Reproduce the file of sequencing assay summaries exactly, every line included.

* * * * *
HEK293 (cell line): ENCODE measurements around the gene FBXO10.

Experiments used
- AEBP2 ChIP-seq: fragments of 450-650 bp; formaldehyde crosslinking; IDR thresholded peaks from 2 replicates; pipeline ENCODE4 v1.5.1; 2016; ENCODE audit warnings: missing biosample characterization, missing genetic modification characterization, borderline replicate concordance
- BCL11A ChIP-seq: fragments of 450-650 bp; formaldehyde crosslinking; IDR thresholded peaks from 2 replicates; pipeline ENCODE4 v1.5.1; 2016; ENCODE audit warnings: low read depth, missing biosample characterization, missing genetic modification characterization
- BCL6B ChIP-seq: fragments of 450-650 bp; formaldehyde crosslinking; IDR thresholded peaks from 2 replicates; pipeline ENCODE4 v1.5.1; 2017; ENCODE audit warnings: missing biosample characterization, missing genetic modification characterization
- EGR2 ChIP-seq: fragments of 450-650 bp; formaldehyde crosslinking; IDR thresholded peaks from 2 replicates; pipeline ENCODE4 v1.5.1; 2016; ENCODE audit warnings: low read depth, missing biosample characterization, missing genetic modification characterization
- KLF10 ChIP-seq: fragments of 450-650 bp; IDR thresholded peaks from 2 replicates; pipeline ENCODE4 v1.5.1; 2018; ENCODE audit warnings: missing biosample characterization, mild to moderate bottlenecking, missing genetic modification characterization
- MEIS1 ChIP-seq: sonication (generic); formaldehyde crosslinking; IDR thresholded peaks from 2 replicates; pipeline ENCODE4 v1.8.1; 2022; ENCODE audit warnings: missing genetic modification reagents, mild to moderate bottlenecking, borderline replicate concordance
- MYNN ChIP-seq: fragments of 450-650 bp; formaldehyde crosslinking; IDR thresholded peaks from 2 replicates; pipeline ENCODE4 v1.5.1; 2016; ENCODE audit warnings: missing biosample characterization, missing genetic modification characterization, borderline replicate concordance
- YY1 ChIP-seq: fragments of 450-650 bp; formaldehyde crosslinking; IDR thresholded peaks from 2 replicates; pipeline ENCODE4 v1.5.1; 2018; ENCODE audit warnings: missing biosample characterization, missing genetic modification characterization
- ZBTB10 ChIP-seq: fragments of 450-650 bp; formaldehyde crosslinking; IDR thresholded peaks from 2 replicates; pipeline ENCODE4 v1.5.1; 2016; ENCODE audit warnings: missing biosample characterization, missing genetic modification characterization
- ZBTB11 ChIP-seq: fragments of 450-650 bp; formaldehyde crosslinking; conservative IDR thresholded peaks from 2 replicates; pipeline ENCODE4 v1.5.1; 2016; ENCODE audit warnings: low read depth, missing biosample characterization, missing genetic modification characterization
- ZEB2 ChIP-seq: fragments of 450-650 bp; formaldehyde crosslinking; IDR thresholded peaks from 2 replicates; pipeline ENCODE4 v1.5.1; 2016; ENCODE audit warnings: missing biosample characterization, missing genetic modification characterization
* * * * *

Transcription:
HEK293 (cell line): ENCODE measurements around the gene FBXO10.

Experiments used
- AEBP2 ChIP-seq: fragments of 450-650 bp; formaldehyde crosslinking; IDR thresholded peaks from 2 replicates; pipeline ENCODE4 v1.5.1; 2016; ENCODE audit warnings: missing biosample characterization, missing genetic modification characterization, borderline replicate concordance
- BCL11A ChIP-seq: fragments of 450-650 bp; formaldehyde crosslinking; IDR thresholded peaks from 2 replicates; pipeline ENCODE4 v1.5.1; 2016; ENCODE audit warnings: low read depth, missing biosample characterization, missing genetic modification characterization
- BCL6B ChIP-seq: fragments of 450-650 bp; formaldehyde crosslinking; IDR thresholded peaks from 2 replicates; pipeline ENCODE4 v1.5.1; 2017; ENCODE audit warnings: missing biosample characterization, missing genetic modification characterization
- EGR2 ChIP-seq: fragments of 450-650 bp; formaldehyde crosslinking; IDR thresholded peaks from 2 replicates; pipeline ENCODE4 v1.5.1; 2016; ENCODE audit warnings: low read depth, missing biosample characterization, missing genetic modification characterization
- KLF10 ChIP-seq: fragments of 450-650 bp; IDR thresholded peaks from 2 replicates; pipeline ENCODE4 v1.5.1; 2018; ENCODE audit warnings: missing biosample characterization, mild to moderate bottlenecking, missing genetic modification characterization
- MEIS1 ChIP-seq: sonication (generic); formaldehyde crosslinking; IDR thresholded peaks from 2 replicates; pipeline ENCODE4 v1.8.1; 2022; ENCODE audit warnings: missing genetic modification reagents, mild to moderate bottlenecking, borderline replicate concordance
- MYNN ChIP-seq: fragments of 450-650 bp; formaldehyde crosslinking; IDR thresholded peaks from 2 replicates; pipeline ENCODE4 v1.5.1; 2016; ENCODE audit warnings: missing biosample characterization, missing genetic modification characterization, borderline replicate concordance
- YY1 ChIP-seq: fragments of 450-650 bp; formaldehyde crosslinking; IDR thresholded peaks from 2 replicates; pipeline ENCODE4 v1.5.1; 2018; ENCODE audit warnings: missing biosample characterization, missing genetic modification characterization
- ZBTB10 ChIP-seq: fragments of 450-650 bp; formaldehyde crosslinking; IDR thresholded peaks from 2 replicates; pipeline ENCODE4 v1.5.1; 2016; ENCODE audit warnings: missing biosample characterization, missing genetic modification characterization
- ZBTB11 ChIP-seq: fragments of 450-650 bp; formaldehyde crosslinking; conservative IDR thresholded peaks from 2 replicates; pipeline ENCODE4 v1.5.1; 2016; ENCODE audit warnings: low read depth, missing biosample characterization, missing genetic modification characterization
- ZEB2 ChIP-seq: fragments of 450-650 bp; formaldehyde crosslinking; IDR thresholded peaks from 2 replicates; pipeline ENCODE4 v1.5.1; 2016; ENCODE audit warnings: missing biosample characterization, missing genetic modification characterization